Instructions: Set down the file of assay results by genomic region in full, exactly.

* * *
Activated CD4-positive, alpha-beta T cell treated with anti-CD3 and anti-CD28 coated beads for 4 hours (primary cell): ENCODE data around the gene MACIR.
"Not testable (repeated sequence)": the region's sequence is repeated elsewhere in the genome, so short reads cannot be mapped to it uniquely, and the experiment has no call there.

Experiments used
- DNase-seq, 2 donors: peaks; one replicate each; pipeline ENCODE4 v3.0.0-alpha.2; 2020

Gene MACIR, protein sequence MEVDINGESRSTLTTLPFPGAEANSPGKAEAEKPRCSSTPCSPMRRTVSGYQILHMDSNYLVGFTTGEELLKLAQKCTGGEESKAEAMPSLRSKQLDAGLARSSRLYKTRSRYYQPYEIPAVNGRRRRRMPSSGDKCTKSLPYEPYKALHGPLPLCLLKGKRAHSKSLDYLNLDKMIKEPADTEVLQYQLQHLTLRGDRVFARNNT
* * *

Activated CD4-positive, alpha-beta T cell treated with anti-CD3 and anti-CD28 coated beads for 4 hours (primary cell): ENCODE data around the gene MACIR.
"Not testable (repeated sequence)": the region's sequence is repeated elsewhere in the genome, so short reads cannot be mapped to it uniquely, and the experiment has no call there.

Experiments used
- DNase-seq, 2 donors: peaks; one replicate each; pipeline ENCODE4 v3.0.0-alpha.2; 2020

Gene MACIR, protein sequence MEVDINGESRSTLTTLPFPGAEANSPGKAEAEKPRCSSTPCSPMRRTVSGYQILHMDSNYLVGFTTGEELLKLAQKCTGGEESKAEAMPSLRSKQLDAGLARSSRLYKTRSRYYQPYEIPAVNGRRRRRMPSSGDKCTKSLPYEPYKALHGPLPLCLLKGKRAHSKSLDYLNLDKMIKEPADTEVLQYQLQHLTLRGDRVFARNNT